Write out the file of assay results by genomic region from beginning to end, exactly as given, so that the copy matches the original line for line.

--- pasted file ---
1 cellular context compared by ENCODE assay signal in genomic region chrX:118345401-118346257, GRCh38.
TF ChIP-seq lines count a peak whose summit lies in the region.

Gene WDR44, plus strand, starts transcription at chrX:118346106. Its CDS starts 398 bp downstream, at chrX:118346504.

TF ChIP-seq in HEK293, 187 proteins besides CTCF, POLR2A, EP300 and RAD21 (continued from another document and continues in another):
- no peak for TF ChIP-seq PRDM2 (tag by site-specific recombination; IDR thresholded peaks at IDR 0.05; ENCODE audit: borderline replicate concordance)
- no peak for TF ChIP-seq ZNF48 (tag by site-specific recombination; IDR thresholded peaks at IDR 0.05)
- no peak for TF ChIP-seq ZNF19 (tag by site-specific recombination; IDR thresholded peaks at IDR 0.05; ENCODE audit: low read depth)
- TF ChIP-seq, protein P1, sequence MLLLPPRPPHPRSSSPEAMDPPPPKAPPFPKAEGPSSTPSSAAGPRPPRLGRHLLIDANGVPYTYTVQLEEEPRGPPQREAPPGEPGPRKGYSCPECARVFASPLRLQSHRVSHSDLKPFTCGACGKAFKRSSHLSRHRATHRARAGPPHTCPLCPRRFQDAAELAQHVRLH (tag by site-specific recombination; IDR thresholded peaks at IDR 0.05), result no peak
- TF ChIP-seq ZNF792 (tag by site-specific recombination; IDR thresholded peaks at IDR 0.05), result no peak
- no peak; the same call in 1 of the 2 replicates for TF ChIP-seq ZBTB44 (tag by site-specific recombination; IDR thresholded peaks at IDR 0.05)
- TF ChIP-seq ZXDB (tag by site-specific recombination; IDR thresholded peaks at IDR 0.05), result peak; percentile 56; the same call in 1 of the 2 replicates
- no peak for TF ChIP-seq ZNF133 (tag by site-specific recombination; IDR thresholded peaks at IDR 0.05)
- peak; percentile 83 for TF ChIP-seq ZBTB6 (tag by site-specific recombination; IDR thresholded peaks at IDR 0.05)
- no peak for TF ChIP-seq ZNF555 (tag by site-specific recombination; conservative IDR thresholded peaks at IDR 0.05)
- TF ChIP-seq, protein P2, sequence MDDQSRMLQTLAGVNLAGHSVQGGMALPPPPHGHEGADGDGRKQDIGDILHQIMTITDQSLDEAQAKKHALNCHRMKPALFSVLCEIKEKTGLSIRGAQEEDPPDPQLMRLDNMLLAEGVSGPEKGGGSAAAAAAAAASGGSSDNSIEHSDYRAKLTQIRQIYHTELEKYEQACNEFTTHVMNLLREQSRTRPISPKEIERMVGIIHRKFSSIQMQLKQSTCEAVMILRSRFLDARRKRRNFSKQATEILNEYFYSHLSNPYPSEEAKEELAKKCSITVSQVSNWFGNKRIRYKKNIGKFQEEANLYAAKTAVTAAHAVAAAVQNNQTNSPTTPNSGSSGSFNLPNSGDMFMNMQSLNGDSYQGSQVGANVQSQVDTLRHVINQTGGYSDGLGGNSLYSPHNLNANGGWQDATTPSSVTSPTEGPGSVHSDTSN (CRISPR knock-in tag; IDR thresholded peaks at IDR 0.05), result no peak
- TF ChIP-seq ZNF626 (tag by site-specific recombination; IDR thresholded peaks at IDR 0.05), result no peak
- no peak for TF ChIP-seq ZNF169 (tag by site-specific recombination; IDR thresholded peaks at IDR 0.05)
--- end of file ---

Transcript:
1 cellular context compared by ENCODE assay signal in genomic region chrX:118345401-118346257, GRCh38.
TF ChIP-seq lines count a peak whose summit lies in the region.

Gene WDR44, plus strand, starts transcription at chrX:118346106. Its CDS starts 398 bp downstream, at chrX:118346504.

TF ChIP-seq in HEK293, 187 proteins besides CTCF, POLR2A, EP300 and RAD21 (continued from another document and continues in another):
- no peak for TF ChIP-seq PRDM2 (tag by site-specific recombination; IDR thresholded peaks at IDR 0.05; ENCODE audit: borderline replicate concordance)
- no peak for TF ChIP-seq ZNF48 (tag by site-specific recombination; IDR thresholded peaks at IDR 0.05)
- no peak for TF ChIP-seq ZNF19 (tag by site-specific recombination; IDR thresholded peaks at IDR 0.05; ENCODE audit: low read depth)
- TF ChIP-seq, protein P1, sequence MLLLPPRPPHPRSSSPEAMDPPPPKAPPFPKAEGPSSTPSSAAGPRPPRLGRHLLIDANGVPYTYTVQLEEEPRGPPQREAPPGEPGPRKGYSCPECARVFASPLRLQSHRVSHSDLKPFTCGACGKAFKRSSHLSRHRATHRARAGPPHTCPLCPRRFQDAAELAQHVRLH (tag by site-specific recombination; IDR thresholded peaks at IDR 0.05), result no peak
- TF ChIP-seq ZNF792 (tag by site-specific recombination; IDR thresholded peaks at IDR 0.05), result no peak
- no peak; the same call in 1 of the 2 replicates for TF ChIP-seq ZBTB44 (tag by site-specific recombination; IDR thresholded peaks at IDR 0.05)
- TF ChIP-seq ZXDB (tag by site-specific recombination; IDR thresholded peaks at IDR 0.05), result peak; percentile 56; the same call in 1 of the 2 replicates
- no peak for TF ChIP-seq ZNF133 (tag by site-specific recombination; IDR thresholded peaks at IDR 0.05)
- peak; percentile 83 for TF ChIP-seq ZBTB6 (tag by site-specific recombination; IDR thresholded peaks at IDR 0.05)
- no peak for TF ChIP-seq ZNF555 (tag by site-specific recombination; conservative IDR thresholded peaks at IDR 0.05)
- TF ChIP-seq, protein P2, sequence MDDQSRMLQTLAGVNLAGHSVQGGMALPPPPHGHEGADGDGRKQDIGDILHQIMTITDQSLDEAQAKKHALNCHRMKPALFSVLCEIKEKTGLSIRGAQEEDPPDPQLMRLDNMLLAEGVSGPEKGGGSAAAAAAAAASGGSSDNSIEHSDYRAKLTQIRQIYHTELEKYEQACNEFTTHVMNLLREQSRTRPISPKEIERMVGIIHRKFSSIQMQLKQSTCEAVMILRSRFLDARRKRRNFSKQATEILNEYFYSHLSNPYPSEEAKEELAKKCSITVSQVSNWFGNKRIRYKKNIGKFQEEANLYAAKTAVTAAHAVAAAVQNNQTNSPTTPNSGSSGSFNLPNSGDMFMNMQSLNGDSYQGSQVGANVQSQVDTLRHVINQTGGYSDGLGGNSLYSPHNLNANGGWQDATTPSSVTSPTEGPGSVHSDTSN (CRISPR knock-in tag; IDR thresholded peaks at IDR 0.05), result no peak
- TF ChIP-seq ZNF626 (tag by site-specific recombination; IDR thresholded peaks at IDR 0.05), result no peak
- no peak for TF ChIP-seq ZNF169 (tag by site-specific recombination; IDR thresholded peaks at IDR 0.05)